While impressive and noticeable, all the details you’ll hear are not in my opinion excessively hifi or otherwise hyper realistic. What the Weiss does enable is a more accurate, detailed but entirely non-fatiguing presentation across a wide range of musical genres. It delivers that elusive combination of dynamic slam and ethereal luminance. Moving on to higher-sampling-rate tracks, the Minnesota Orchestra’s 88.2kHz/24-bit arrangement of Sergei Rachmaninoff’s Little Red Riding Hood piano études (also from Reference Recordings) comes across with the hiFace as reduced in dynamics and a bit congealed. There’s rounding of transients, less width and depth to the soundstage and an overall flattening of imaging.

With the Weiss interface, reverse everything - more of everything desirable, less of anything that isn’t. Way up at 176.4kHz, the same orchestra through the INT 202 delivers all the bombastic, intriguing, lascivious and somewhat ridiculous revelry of the Samson and Delilah Bacchanale composed by the sober and responsible Camille Saint-Saëns. This piece is set in ancient Gaza complete with high priests, large numbers of Philistines and possibly the prior incarnations of Richard Burton and Elizabeth Taylor in the leads. Franz Liszt organized the first performance of the opera in the Weimar. As the greatest musical superstar of his age, he should have made an appropriate impresario for such material. The entire apparently rather well populated Minnesota Orchestra was spread out within a soundstage of realistic height and width with all manner of percussion instruments across the back, including one very large drum. In front there are phalanges of violins and violas with woodwinds in the middle. You can hear them all with layers of depth front to back, spaciousness and a convincing acoustical space. The orchestra shrieks when it needs to and purrs in-between. Nuances of rhythm, expression and timbre are audible individually and collectively.

This over-the-top exotic dance movement—used a bit too frequently as a mood-setting transitional bridge in movies—reminds me of a famous New Yorker cartoon from the 60s depicting a Roman orgy going full tilt. Scantily clad couples swing from the chandeliers and splash into the pool; giant salvers groan with food; nubile youths chase each other around the hall; maidens feed reclining diners grapes; the whole bit. Pandemonium reigns of a rather agreeable sort. The master of the household turns to the steward. "You may start serving the cheap wine now." The party has apparently just begun.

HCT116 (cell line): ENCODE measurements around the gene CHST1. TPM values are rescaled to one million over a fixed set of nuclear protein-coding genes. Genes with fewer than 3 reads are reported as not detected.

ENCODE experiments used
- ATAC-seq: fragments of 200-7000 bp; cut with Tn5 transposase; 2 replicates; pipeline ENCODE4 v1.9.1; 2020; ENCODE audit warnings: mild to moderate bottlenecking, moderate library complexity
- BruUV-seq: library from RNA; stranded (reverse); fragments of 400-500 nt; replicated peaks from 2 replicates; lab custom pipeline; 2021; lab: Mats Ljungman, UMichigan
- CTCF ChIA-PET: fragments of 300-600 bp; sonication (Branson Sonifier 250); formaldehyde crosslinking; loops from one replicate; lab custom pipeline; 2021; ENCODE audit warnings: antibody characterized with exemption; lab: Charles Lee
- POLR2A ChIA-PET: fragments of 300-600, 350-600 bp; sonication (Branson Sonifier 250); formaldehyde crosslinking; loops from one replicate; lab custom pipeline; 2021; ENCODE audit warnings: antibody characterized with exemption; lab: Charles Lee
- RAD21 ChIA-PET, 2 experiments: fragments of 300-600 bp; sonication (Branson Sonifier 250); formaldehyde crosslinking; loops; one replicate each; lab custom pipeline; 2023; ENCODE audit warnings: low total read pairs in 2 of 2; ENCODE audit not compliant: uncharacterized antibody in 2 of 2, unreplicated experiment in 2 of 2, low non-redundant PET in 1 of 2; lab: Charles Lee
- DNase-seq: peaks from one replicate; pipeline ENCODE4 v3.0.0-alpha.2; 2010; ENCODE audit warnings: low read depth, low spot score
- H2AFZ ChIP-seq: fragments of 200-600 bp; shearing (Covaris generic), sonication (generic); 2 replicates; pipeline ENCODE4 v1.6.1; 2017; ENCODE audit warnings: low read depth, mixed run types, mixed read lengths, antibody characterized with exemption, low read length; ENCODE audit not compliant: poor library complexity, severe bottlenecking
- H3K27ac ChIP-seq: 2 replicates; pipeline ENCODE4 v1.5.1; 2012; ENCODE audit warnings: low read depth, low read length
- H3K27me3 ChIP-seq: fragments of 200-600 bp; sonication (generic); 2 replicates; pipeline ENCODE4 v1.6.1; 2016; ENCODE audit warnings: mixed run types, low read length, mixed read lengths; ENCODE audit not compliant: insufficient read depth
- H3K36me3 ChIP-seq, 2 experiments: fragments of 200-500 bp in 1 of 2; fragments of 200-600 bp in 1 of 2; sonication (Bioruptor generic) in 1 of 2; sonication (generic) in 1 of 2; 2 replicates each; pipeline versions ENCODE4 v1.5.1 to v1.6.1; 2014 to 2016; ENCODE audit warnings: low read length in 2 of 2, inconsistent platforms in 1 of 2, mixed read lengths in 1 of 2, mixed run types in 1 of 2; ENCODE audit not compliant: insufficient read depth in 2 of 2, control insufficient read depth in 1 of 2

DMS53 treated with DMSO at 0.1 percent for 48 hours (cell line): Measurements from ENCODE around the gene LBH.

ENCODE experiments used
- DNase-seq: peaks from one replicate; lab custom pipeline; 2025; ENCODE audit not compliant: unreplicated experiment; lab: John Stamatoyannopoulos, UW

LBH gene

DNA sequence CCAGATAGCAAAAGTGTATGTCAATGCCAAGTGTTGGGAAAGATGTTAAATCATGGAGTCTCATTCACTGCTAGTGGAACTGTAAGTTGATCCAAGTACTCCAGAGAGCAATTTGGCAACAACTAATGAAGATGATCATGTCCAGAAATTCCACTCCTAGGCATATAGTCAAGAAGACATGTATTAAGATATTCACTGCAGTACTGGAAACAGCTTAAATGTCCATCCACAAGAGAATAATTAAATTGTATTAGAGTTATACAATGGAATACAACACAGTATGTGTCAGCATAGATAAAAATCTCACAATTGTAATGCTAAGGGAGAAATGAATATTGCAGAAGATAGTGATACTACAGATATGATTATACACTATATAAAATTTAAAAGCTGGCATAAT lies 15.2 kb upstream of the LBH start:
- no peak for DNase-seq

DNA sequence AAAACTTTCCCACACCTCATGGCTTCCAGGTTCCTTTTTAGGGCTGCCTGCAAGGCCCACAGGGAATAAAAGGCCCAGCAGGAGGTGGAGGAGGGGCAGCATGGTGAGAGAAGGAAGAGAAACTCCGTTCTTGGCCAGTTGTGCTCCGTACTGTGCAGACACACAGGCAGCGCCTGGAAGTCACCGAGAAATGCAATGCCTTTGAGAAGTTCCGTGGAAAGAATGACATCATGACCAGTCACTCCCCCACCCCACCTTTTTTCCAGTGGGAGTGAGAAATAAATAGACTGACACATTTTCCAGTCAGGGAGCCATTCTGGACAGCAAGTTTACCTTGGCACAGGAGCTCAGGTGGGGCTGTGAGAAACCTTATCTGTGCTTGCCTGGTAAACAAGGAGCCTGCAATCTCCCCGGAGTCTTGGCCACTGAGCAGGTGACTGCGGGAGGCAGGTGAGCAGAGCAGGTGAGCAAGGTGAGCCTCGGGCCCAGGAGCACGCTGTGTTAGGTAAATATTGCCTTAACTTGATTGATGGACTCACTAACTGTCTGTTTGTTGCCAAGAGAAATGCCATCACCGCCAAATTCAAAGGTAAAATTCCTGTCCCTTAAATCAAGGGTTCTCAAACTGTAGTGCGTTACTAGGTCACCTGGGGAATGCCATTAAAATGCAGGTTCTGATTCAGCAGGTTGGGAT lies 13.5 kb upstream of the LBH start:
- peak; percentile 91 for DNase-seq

In case an incoming phone call temporarily snaps one back to reality, pressing the mute button reveals another little pleasant surprise. Instead of simply snapping the sound off perhaps with an irritating tick, the volume smoothly ramps down to an inaudible level over the course of perhaps half a second. Phone call over, press mute again and the volume ramps back up. Nice.

Depressing mute for a few seconds activates absolute phase control mode. The up and down arrows now represent normal and inverted polarity. Once again selection is free from ticks or clicks. The outputs are momentarily muted during the transition. Generally speaking, one polarity will be superior to the other. Being able to evaluate it so readily (swapping speaker cables is not a viable option) is an important contribution to making one’s system sound right regardless of recorded polarity inversions or the wiring of local electronics.

Conclusion: The Weiss interface combines leading-edge technology that works day in day out along with the right combination of mundane creature features for real people to use and enjoy. The low levels of jitter achieved by the INT 202 helps remove one of the major bugaboos that often hinder digital audio from achieving its promise of state-of-the-art audio performance and operational convenience. There is nothing quirky about the 202. It’s easy to install, easy to use and very easy to like. Daniel Weiss clearly understands the differences between the needs of recording engineers and the expectations of consumer audio enthusiasts. His INT 202 delivers the next generation of sonic goods and does so with a package of features that are guaranteed to keep the listeners smiling.

Completeness of delivery:
Detailed user’s manual; software and bit-perfect test files provided on DVD-R; power supply module. No cables.
User interface: Very easy to use yet complete both for electronics and software.
Pricing: You get what you pay for, namely bit-perfect data transfer, advanced jitter-reduction technology, a well-done remote and plenty of sockets.
Final comments: An essential component if you want PC audio to sound its best.

Weiss website